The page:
When it comes to armored warfare, Germany and Russia have been two of the foremost practitioners. They even fought the biggest tank battle of all time in 1943 at Kursk. So, what would happen if the two countries fought a tank battle today?

As was the case in World War II, it could easily be a clash between two competing philosophies. Russia has long favored quantity over quality (Stalin even remarked that quantity had a quality of its own). At Kursk, this was seen in the fact that Russia ultimately deployed over 7,000 tanks to that battle. Germany had just under 3,300.

Russian T-72a Red Square
T-72s roll along Red Square. (AFP)

While the T-14 Armata has generated much of the news coverage, GlobalSecurity.org notes that most of Russia’s tanks are T-80 and T-72 main battle tanks. Russia has small numbers of the T-90, but most of the tanks are not much different than the ones that did little more than bounce main gun rounds off Abrams tanks at 400 yards and lose their turrets during Desert Storm.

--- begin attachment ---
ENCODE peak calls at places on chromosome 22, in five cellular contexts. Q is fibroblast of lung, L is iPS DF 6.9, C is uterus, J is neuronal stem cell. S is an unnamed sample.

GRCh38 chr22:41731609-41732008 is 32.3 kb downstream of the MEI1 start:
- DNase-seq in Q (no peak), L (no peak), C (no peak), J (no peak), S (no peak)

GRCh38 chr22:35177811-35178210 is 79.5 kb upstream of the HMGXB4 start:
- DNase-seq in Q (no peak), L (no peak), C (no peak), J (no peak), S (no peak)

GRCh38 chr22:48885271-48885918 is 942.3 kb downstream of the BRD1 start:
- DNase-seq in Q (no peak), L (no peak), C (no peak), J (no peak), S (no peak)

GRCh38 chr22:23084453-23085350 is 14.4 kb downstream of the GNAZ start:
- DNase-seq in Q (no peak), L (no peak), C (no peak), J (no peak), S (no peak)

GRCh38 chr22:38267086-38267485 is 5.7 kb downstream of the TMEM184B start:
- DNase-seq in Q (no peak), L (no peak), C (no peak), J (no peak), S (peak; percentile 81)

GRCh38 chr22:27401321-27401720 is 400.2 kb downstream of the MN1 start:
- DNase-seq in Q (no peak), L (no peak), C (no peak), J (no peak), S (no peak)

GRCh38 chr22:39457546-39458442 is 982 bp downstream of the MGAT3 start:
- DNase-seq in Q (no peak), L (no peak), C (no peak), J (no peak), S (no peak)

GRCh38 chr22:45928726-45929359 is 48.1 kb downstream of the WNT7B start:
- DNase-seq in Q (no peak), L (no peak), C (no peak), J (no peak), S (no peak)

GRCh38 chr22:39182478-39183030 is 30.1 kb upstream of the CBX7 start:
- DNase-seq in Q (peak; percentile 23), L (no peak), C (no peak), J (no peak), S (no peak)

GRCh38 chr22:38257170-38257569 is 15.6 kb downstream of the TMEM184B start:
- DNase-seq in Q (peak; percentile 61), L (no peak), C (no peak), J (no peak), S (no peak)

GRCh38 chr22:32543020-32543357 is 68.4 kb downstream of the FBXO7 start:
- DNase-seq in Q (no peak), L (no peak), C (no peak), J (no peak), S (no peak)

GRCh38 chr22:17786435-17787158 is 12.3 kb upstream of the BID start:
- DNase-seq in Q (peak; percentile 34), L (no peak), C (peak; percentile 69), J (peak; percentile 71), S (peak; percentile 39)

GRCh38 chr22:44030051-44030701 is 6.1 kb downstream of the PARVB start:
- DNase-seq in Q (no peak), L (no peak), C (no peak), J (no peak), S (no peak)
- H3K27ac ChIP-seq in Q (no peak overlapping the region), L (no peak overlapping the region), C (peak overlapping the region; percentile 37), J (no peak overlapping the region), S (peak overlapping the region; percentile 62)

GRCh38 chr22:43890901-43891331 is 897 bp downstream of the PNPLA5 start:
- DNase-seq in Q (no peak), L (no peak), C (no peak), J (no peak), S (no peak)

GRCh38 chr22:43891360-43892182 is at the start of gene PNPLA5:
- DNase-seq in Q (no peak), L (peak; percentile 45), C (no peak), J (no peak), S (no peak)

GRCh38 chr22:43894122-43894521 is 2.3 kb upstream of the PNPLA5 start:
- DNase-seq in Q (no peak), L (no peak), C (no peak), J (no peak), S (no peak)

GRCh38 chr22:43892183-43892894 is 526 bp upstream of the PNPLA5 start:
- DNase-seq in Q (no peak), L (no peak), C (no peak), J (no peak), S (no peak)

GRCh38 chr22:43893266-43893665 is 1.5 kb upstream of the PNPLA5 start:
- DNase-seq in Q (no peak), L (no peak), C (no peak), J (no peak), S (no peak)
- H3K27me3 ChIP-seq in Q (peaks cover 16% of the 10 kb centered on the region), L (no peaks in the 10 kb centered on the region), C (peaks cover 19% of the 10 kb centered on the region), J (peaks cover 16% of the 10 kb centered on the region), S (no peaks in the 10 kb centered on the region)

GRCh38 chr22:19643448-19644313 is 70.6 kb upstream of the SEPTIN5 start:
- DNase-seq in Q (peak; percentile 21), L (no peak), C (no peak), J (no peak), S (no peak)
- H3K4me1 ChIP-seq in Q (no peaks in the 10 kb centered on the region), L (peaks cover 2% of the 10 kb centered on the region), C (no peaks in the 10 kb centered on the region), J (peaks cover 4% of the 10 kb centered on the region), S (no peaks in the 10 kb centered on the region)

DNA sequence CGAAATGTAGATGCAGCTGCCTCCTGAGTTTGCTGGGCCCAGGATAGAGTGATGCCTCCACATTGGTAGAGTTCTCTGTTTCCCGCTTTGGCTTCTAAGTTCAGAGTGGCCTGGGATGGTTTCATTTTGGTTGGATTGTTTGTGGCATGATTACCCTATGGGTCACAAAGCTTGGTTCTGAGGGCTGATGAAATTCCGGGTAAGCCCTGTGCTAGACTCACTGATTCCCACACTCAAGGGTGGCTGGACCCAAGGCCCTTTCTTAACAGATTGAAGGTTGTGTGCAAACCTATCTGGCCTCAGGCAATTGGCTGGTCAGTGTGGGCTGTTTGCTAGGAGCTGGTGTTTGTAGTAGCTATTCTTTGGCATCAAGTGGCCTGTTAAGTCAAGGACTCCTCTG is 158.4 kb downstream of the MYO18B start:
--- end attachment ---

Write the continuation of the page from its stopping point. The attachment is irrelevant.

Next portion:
Germany’s best tank at present is the Leopard 2A6. This is a fine tank. Originally deployed with a 120mm main gun, Germany refitted it with a similar gun with a barrel that was 25 percent longer. It just has two problems: There are only 328 of them after major defense cuts after 2010, and Germany also refuses to use depleted uranium in its armor-piercing rounds and tank armor.